This year I challenged myself and added a story arc to the Inktober prompts. This demon character went on an adventure!
So a while ago, I applied to a one-year part-time animation certificate in a local College here in Dublin. I figured it would be great to attend a real class and that I'd learn a lot about composition and story-telling.
A few days ago, I found out they're giving me an interview on the 1st of August. It all seems very casual and their email says this in relation to what I need to bring with me:
"Optional: art portfolio, sketches (3 pieces max), animation video. If available these documents can be brought in on the day and scanned and emailed). Please note a portfolio is not a mandatory requirement for this course."
I have never made a portfolio before and don't have very long to put one together. Should I just bring some sketchbooks? Or should I make a very small portfolio that tracks my progress in drawing over the last year? Or just try to make a proper portfolio from what I have?
At first I thought the progress idea was good because they might see how motivated I am, having taught myself... But now I'm not so sure. Maybe I shouldn't include any bad art, even if it's purpose is to showcase other art and improvement...?
Any help or suggestions much apprecaited!! You can see most of my drawings on Instagram to get an idea of what I have at my disposal...
@Squirrel-Size This is a great project and I wish you a tonne of luck and success with it. I'm looking forward to seeing your updates. And fair play for making such a commitment to it. I have no doubt it will stand to you massively going forward.
@Susan-Marks Hi Susan! Ooooo...I love your timeline at the bottom. That's a really great way of visualising your progress!!!! Also had no trouble reading your writing.
You're doing really well with the fundamentals classes! And I think we've learned a lot from the Heads and Hands class. Not only about drawing heads and hands but also about light and value...
Glad we both have a similar schedule going
@Julia Hi Julia! I started off hating 'do to' lists, or task lists/schedules just like you. When I was growing up, my mother was obsessed with lists and ticking things off them so it made me hate them because I always felt like I had a mountain of things to do.
I think the problem with my mother's lists was that it never felt there was an end to them. Once one thing was ticked off, another was added. Maybe that's how you feel if you have tasks and schedules in work too?
I initially solved it by making my lists reasonable and giving them a sense of finality. So when it was done, it was done. I also encouraged myself with a reward at the end of a set goal (like if I stuck to my schedule for a week, I'd go to the cinema, or order a pizza...whatever small thing you like and don't get to do much). After a while, I started seeing the schedule as something positive and now I don't need any external motivation to stick to it.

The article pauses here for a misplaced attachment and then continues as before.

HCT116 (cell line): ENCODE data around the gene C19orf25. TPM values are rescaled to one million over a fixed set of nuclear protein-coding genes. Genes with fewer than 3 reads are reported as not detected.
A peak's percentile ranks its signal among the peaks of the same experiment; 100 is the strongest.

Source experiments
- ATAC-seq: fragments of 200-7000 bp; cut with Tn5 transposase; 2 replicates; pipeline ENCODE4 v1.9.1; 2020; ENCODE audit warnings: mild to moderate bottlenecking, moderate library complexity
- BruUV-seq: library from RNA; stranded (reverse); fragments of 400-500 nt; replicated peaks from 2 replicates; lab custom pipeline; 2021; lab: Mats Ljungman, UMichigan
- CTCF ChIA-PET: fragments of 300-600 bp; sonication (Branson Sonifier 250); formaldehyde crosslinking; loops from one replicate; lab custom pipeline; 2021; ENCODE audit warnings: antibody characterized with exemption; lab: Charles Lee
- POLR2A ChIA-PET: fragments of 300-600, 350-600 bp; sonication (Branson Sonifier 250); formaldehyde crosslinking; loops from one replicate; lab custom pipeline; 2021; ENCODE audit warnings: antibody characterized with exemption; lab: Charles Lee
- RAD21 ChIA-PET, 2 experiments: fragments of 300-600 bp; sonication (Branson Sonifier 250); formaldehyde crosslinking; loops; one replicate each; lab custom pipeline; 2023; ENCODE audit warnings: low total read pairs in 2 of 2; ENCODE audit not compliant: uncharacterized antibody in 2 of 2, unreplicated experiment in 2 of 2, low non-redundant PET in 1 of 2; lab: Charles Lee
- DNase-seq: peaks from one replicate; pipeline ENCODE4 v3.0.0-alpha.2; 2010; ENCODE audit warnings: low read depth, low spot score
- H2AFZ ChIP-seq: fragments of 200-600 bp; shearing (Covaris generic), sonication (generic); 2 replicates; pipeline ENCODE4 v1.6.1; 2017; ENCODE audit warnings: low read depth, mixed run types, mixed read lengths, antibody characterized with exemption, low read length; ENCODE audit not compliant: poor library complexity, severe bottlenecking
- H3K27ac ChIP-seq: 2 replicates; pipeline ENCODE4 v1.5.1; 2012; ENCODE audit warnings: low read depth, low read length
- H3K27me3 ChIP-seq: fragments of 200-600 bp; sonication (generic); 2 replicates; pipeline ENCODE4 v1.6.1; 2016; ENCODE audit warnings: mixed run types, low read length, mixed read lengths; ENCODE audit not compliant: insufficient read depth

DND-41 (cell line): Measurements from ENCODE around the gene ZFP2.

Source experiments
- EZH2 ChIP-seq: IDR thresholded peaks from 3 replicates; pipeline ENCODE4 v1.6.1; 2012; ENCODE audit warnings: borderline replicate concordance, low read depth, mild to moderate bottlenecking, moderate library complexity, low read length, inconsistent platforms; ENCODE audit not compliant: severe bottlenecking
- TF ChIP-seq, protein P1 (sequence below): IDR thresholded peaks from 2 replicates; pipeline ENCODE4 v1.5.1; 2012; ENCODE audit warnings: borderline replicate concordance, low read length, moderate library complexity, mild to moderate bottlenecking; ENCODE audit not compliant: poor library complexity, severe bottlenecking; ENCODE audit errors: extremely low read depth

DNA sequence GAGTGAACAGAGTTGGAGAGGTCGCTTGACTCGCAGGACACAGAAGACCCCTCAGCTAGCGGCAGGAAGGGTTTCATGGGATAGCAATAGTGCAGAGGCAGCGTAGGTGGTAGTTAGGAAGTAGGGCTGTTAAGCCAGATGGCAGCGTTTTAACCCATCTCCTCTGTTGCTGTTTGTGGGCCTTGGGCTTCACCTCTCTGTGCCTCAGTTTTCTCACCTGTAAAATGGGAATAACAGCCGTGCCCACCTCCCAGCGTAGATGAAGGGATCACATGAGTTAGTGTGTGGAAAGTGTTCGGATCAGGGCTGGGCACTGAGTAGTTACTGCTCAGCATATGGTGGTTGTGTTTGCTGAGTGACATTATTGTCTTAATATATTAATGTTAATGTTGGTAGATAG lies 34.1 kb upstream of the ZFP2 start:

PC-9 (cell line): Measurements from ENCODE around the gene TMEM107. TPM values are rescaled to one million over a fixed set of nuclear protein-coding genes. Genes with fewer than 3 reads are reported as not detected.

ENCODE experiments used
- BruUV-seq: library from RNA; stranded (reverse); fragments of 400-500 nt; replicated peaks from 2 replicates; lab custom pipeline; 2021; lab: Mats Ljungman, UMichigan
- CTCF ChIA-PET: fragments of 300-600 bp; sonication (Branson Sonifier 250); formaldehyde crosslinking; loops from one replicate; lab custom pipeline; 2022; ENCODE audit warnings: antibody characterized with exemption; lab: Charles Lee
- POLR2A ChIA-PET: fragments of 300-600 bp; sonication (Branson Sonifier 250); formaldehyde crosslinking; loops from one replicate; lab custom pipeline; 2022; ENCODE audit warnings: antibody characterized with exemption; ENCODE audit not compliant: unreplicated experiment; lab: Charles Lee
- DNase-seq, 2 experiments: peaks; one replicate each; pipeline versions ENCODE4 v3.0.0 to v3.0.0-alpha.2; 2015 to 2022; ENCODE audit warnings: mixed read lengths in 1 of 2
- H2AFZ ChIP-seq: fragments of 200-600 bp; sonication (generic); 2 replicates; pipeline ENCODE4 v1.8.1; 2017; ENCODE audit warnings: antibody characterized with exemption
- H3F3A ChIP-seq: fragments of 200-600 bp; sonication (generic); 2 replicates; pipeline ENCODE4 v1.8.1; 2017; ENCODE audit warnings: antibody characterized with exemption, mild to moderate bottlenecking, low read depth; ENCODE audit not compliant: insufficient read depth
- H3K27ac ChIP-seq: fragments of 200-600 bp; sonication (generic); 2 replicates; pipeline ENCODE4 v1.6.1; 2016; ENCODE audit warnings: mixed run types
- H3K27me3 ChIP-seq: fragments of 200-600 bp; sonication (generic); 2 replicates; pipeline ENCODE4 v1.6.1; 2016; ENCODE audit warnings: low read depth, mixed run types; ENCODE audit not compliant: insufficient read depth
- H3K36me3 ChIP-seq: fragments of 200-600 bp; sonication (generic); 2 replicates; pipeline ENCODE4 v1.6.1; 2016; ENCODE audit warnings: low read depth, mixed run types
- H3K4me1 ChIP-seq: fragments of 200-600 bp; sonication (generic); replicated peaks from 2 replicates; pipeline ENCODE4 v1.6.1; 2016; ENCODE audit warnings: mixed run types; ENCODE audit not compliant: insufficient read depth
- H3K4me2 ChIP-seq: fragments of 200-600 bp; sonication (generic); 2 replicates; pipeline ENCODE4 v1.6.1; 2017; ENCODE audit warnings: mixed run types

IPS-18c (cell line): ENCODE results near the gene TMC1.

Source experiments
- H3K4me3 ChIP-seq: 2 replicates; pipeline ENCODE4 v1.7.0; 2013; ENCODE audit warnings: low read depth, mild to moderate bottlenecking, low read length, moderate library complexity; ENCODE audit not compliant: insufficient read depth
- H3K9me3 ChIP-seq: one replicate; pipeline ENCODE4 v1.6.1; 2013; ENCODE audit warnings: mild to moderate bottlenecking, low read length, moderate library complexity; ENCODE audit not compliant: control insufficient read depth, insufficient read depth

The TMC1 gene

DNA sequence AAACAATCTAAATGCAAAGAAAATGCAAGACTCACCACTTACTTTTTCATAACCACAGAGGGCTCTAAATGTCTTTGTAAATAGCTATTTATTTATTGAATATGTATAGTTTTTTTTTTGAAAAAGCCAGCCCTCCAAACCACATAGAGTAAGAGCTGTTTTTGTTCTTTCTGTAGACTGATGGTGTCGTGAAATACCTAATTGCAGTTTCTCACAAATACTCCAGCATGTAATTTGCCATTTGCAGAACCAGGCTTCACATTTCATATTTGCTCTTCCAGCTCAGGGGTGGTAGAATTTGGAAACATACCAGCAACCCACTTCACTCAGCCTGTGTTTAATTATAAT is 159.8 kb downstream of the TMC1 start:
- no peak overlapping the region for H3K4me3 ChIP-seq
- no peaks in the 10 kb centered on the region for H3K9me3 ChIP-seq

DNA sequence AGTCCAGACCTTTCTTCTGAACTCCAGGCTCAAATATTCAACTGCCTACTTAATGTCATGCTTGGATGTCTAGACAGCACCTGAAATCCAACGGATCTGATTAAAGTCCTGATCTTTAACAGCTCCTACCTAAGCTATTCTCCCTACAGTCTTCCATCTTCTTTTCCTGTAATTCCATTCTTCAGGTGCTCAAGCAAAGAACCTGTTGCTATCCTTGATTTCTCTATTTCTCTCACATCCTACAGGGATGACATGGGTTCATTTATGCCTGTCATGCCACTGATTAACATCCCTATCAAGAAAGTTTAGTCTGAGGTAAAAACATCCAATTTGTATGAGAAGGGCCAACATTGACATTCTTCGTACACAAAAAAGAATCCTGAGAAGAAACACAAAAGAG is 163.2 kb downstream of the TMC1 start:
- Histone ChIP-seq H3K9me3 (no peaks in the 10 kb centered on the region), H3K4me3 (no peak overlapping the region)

I also started prioritising my drawing schedule over other things. And I keep it completely separate, both physically and in my mind, to my other work/life 'to do' list because I find that one stressful!!!!!
Also, maybe not writing it down will help you. Having a more flexible schedule in your mind could be less daunting?
Hope some of this helps!!!
@Darian This is so cool! Love it!! Your watercolour technique is gorgeous.
I agree with @animatosoor 's suggestions about making them all ghost creatures! Either that or maybe do all the hues with different creatures for each?
Can't wait to see the rest!!!!
@animatosoor Awesome! Thank you so much!! You've helped me a lot
@animatosoor Yeah I soooooo wish I had more time to draw. BUT! I'm going to be taking all of August off and maybe some of September so that's going to be amaaaazing! I plan on locking myself up in a room and doing nothing but drawing Haha!
Hmm...well at the moment I'm doing David Hohn's Heads and Hands class so most of my iterative practice has been either single features of the face from different angles or the face in its entirety from different angles. I tend to do that type of practice while I'm in work and save things I can do digitally, like master studies, for the evening when I'm at home on the sofa. 5rs is good! Well done! I've only done 2 master studies but they were very simple ones and I didn't really have a purpose, other than finding them pretty. Lol. Not an ideal, sole criteria.
I have this idea (which I think is a total misconception) that master studies have to be of famous paintings for some reason. I'm wrong there, right? I think the word 'master' misleads me! Could I do master studies of artists who work in a more comic book style? Like for example, could I do master studies of Juanjo Guarnido, who created the characters of Blacksad?
Thanks for all the helpful advice!